PNPM and monorepo fun
I read recently about monorepo being big thing in 2022. I took mental note about Turborepo and move on. After a month it turns out that we can have case for monorepo in Ingrid.
We are building page and widget that shares the same data structure and UI. Why not in other repos? We did the same a while back with other widget and its design system - it was never used and it was nightmare to maintain.
This time we wanted to start small and build up from there. We can always split monorepo if we decided to do so. Why not having widget embedded in page? Because page is next.js application and widget is Vite iframe with React. We will loose benefits of next.js like SSR (which is important in this project). We went with monorepo.
It turns out we do not need turborepo at all (we do not use Vercel for hosting our stack - Google Cloud it is).
While playing with turborepo examples I found out two things: npm sucks when it comes to monorepo (turborepo example with npm doesn't work at all) and pnpm seems to work fine with that case.
I decided to go with pnpm as a package manager for monorepo. Another thing we found out is that you can’t have proposed monorepo structure
libs folders as we are using vanilla-extract. Why is that? Vanilla extract plugin for Vite did not support using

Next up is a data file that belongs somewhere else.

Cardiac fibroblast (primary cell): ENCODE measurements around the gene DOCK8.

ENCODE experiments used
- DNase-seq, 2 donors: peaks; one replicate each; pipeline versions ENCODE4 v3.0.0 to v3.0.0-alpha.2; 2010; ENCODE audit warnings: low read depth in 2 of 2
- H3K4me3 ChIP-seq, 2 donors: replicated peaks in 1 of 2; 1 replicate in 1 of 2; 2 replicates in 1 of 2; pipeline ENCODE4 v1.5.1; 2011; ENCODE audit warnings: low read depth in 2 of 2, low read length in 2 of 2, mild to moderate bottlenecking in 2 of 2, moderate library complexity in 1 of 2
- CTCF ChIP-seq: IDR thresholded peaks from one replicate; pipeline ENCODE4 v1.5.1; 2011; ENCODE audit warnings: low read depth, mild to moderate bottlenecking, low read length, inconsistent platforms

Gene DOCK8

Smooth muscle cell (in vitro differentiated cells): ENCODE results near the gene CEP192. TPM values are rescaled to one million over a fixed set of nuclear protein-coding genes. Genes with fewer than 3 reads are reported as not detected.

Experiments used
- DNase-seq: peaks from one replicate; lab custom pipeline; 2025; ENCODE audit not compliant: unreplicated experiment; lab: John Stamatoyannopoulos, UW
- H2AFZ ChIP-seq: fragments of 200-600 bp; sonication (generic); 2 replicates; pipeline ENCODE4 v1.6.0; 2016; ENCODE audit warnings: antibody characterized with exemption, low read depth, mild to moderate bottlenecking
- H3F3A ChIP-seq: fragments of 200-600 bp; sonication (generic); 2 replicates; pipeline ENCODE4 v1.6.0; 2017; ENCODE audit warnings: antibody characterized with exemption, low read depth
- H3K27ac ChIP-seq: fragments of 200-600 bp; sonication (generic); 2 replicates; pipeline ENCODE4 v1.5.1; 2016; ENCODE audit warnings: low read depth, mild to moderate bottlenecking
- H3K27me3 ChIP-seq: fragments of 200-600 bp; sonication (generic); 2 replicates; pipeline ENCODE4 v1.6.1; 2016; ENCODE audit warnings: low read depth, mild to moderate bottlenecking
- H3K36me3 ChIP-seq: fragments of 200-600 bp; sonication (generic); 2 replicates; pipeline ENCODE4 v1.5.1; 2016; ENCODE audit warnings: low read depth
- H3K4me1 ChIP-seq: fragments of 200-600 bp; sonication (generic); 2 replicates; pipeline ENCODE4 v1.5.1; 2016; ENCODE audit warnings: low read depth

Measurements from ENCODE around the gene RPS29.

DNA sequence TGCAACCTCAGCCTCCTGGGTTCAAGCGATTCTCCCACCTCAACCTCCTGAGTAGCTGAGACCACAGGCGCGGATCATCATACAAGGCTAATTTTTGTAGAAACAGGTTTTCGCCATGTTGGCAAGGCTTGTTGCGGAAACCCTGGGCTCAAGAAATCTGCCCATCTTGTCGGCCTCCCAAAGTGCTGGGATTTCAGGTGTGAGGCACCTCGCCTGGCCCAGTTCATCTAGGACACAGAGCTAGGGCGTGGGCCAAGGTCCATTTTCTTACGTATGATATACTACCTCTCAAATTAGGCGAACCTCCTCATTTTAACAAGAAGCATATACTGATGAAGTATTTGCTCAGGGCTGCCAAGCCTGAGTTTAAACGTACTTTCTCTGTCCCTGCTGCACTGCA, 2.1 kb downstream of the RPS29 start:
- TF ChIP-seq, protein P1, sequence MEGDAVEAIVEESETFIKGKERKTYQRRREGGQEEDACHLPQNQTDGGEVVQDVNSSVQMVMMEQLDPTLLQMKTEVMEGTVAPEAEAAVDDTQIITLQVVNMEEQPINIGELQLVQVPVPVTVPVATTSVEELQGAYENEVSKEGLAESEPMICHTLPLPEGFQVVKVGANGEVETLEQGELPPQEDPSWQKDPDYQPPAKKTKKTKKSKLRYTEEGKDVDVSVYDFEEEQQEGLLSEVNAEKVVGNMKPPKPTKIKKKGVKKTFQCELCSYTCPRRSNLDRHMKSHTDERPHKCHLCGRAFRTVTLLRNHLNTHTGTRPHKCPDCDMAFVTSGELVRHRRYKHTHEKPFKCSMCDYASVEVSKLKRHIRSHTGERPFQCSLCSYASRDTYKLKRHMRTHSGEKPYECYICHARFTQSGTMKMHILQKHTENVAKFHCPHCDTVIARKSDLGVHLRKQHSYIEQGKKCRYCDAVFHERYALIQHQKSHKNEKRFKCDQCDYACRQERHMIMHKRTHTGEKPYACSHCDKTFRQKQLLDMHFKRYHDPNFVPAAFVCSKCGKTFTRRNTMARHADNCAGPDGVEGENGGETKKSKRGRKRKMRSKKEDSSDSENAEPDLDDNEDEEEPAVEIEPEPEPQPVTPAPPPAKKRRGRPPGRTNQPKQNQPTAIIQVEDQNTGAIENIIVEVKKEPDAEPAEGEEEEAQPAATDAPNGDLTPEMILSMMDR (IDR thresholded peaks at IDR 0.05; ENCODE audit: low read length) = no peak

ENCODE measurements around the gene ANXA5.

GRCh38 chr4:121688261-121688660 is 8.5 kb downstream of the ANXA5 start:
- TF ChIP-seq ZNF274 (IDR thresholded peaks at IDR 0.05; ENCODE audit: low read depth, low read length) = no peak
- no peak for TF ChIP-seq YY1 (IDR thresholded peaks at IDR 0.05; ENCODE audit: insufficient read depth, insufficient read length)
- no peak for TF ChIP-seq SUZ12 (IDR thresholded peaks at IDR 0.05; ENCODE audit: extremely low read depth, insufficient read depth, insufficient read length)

css.ts components from packages that are not in the root of the repo. Apparently maintainers fixed issue in https://github.com/seek-oss/vanilla-extract/issues/559.
We went with having folders with applications and folders with shared code in root of monorepo named:
ui. Everything works fine with pnpm to the time we wanted to deploy our monorepo to Google Cloud infrastructure. Our deployment path looks as follows:
- Install global dependencies
- build page by building docker image with next.js application in Google Cloud Build
- use builded docker image in Google Cloud Run
- build widget in Google Cloud Build
- upload builded assets to our cdn
In order to even start deployment pipeline we needed
pnpm to works in Google Cloud Build. Unfortunately you can create your own docker image that can be used in cloud build steps. We did exactly that.
RUN apt-get install curl \
&& curl -fsSL https://github.com/pnpm/pnpm/releases/download/v$PNPM_VERSION/pnpm-linuxstatic-x64 -o /bin/pnpm \
&& chmod +x /bin/pnpm
- name: gcr.io/cloud-builders/docker
Having those two files you can now run
gcloud builds submit . to have our docker with pnpm enabled.
What I've learned? That sometimes JS word hype about stuff a lot and it is always good to step back, asses - maybe do proof of concept. Also I've learned how to combine docker, pnpm and cloudbuild.